11/04/2003 12:00AM

Paddy's Spy looks like a longshot special - again


CHICAGO - He is 8, a bulky gray horse with a coat turning white from age and a Silky Sullivan stretch-running style. This fall his career trajectory has tilted upward once again, and Paddy's Spy could be a fan favorite, one of those revered old claimers, except that he has never been much of a winner. In 96 starts he has finished first 12 times and second 17, and in earlier years, his record made embarrassing stops at 5 for 40 and 6 for 58.

But Paddy's Spy has a knack for running big in Hawthorne stakes races, and there is one for him on Saturday. The timing is right, since Paddy's Spy's is coming off a powerful win in a $25,000 claimer here last month.

In a career that began six summers ago, Paddy's Spy has won more than $580,000, a huge sum for a horse who has often toiled with mid-level claimers. Such are the opportunities offered an Illinois-bred, opportunities on full display here Saturday when Hawthorne hosts six $100,000 statebred stakes, the Phil Georgeff Illinois Festival of Racing.

Paddy's Spy will not be the favorite in the Robert F. Carey Handicap, but that means nothing. He was 25-1 when he upset the $50,000 Demetri's Boy Handicap here in September 1998, and 25-1 when he won the High Alexander (now the Carey Handicap) by more than four lengths two winters ago.

These victories didn't escape trainer Charlie Bettis, who went in with his partner Kenneth Fishbein to claim Paddy's Spy for $35,000 13 months ago.

"I watched him for so many years around here," Bettis said Tuesday. "I always wanted him. He tries hard, he likes Hawthorne, and he's a real nice-looking horse."

Bettis now has Paddy's Spy at the right time, with the horse thriving and a Hawthorne stakes race looming. The Hawthorne racing surface was deep and tiring on Oct. 8, but Paddy's Spy skipped over it, and would have won that day by far more than a length if he hadn't encountered traffic trouble coming off the far turn. He ran faster than open allowance horses did two starts later that day, a race in which Baker Road, one of the favorites in Saturday's stakes, was a distant second.

Will Summer Mis carry 127?

After discussing Summer Mis's 127-pound weight assignment with owner Richard Otto, trainer Tony Mitchell still isn't sure where Summer Mis is running. He and Otto must decide by Thursday whether Summer Mis will accept her heavy impost and start as the favorite Saturday in the Powerless Handicap, or go straight to the Grade 2 Top Flight Handicap later this month at Aqueduct.

"Mr. Otto's still kind of up in the air with it," Mitchell said Tuesday. "He'd like to run here, but he's not happy with the weight at all. She is a little fragile, and carrying 127 pounds isn't going to help her."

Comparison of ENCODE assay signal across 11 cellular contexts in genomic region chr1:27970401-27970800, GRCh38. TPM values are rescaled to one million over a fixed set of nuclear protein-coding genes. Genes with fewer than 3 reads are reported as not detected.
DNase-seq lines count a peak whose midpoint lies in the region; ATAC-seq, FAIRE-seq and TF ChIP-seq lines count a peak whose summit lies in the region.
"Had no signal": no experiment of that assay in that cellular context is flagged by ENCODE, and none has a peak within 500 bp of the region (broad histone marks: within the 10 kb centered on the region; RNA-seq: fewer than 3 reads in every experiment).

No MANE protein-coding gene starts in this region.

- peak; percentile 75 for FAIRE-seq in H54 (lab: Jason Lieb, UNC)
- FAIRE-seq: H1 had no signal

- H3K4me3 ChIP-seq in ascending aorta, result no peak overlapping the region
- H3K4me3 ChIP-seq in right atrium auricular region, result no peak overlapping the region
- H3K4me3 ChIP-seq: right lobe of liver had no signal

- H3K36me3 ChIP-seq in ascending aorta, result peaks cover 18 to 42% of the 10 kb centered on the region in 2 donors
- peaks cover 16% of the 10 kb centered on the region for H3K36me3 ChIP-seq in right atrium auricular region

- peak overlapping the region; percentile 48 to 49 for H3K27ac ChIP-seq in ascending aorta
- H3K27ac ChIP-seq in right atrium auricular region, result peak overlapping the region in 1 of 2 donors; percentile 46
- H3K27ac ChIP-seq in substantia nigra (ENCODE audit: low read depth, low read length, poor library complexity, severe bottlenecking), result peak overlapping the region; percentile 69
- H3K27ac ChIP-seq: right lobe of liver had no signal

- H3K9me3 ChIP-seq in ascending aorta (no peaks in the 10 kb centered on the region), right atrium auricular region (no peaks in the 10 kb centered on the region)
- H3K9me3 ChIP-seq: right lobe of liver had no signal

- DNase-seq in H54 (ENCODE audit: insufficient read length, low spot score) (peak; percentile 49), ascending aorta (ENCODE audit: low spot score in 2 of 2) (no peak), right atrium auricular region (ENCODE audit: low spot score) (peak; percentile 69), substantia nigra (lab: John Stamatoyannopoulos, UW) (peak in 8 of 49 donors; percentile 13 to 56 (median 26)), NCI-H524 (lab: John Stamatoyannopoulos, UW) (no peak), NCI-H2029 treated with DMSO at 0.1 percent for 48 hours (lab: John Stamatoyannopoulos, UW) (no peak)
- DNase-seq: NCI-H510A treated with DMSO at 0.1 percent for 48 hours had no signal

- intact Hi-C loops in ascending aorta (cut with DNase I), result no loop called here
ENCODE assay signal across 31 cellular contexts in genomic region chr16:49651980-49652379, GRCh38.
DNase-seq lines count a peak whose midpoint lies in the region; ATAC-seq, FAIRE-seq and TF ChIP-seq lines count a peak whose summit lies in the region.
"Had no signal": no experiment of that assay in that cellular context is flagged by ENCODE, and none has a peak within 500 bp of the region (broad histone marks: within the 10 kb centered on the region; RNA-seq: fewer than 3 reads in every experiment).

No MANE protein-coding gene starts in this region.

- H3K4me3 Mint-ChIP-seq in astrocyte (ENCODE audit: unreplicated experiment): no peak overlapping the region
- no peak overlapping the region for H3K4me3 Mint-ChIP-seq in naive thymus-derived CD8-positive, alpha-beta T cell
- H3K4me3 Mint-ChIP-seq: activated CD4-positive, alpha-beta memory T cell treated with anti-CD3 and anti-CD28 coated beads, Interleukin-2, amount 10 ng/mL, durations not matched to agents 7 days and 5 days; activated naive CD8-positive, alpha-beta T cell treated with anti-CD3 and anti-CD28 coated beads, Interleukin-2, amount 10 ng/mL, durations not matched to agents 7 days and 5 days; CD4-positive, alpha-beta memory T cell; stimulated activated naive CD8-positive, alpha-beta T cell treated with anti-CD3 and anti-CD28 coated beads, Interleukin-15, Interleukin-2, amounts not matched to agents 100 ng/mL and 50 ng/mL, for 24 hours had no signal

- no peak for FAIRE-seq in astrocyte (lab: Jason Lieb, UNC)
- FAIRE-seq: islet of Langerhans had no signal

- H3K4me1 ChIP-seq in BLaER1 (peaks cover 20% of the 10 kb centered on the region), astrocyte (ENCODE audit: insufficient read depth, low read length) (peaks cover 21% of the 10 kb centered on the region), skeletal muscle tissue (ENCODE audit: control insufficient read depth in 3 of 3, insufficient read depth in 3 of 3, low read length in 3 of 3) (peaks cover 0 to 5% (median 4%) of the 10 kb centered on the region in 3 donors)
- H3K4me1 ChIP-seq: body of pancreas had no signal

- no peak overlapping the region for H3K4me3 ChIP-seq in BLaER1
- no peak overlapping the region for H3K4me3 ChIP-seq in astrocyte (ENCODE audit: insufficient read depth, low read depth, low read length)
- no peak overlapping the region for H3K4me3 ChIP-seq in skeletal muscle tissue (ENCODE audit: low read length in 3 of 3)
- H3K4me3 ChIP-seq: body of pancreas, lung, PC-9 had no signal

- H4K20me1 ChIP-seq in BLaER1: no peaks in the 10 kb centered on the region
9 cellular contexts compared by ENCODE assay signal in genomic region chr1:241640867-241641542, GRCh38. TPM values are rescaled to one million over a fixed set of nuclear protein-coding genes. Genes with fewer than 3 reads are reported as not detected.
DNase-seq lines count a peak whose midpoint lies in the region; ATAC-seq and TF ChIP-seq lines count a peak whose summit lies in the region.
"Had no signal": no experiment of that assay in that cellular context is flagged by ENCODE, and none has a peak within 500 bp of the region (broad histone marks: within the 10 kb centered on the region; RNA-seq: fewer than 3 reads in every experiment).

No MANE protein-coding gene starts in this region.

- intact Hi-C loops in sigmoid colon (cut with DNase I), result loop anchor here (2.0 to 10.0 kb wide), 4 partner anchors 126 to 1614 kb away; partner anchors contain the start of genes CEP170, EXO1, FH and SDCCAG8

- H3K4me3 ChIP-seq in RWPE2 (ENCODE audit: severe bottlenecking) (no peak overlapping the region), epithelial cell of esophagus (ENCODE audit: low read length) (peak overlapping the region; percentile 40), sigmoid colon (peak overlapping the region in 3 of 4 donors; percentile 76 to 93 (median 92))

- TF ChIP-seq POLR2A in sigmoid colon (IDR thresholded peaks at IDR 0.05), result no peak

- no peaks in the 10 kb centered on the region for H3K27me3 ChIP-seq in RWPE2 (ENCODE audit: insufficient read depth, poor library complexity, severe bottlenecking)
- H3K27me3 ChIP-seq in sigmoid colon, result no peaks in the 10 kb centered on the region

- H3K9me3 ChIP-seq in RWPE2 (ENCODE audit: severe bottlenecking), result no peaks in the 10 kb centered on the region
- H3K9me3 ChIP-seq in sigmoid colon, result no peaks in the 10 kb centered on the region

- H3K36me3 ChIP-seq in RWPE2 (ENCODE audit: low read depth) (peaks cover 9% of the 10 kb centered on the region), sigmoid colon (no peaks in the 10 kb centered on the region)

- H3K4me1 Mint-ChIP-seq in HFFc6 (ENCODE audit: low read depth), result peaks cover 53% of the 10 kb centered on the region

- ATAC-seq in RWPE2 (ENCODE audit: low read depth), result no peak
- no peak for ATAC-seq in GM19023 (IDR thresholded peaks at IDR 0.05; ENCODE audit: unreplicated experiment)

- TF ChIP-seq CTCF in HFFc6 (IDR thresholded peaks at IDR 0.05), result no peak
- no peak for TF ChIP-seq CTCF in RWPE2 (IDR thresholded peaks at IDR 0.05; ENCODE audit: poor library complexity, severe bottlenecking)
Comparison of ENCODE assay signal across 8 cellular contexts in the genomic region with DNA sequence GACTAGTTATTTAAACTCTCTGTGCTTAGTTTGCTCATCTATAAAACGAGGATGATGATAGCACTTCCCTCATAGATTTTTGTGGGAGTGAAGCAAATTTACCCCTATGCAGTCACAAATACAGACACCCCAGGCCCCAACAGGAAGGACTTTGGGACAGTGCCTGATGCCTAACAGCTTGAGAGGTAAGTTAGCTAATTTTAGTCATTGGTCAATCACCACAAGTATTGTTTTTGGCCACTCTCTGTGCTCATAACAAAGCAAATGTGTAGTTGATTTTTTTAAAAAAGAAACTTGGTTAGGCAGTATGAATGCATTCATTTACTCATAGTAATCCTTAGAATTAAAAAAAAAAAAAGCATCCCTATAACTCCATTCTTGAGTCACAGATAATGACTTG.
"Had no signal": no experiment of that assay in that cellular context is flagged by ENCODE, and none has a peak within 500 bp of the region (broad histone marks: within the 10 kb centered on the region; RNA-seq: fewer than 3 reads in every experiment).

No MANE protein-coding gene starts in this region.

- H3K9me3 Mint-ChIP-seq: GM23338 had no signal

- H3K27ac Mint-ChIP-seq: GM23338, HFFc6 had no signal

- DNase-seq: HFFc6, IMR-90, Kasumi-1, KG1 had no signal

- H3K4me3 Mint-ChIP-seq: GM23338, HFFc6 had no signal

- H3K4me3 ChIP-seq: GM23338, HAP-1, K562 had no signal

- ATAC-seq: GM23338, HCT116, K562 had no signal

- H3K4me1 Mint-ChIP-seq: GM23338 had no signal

Summer Mis's younger half-sister Julie's Prize is a confirmed starter in the Illini Princess, where she is high-weighted despite being a 3-year-old filly facing older horses.

Williamson's youngsters can make a splash

A couple weeks ago, trainer Brian Williamson said he hoped to have a good Hawthorne meet with his crop of 2-year-olds. The big chance comes Saturday.

Williamson has two fillies for the Showtime Deb, and one or two colts for the Sun Power Stakes. Williamson plans on running the fillies Barrel Racer and Journey Fever, and will have Iron Rogue, an impressive debut winner here last month, and perhaps Indian Game in the race for colts.

Iron Rogue may have the most raw talent of the group. Williamson is looking ahead with Barrel Racer, whose main goal this meet is the Dec. 13 Illinois Breeders' Debutante, a route race.

"She's going to be real tough when they stretch out in December," Williamson said. "If they go fast enough in front of her this time, she could get a piece of it."

Dixieland Gulch could make amends

Don't bother looking for easy throwouts in Thursday's featured eighth race. Eleven fillies were entered to sprint six furlongs in the second-level allowance, and perhaps two or three can safely be eliminated.

Instead, attend to what trainer Mickey Goldfine has to say about his horse, Dixieland Gulch.

"Assuming the track's in good shape, she'll be a very tough filly," Goldfine said.

Dixieland Gulch, an Arthur Appleton homebred, won at first asking July 27 at Arlington, and came right back five weeks later to easily win an entry-level allowance. But she finished fourth at odds of 3-5 on Oct. 18 at Hawthorne.

"There were reasons she lost," Goldfine said. "I'm not blaming the rider, but she got choked down a little. I wanted her back off the pace, but not with a stranglehold. I still think she's a really good filly. She has a little problem, and I think that bothered her last time, but it won't this time."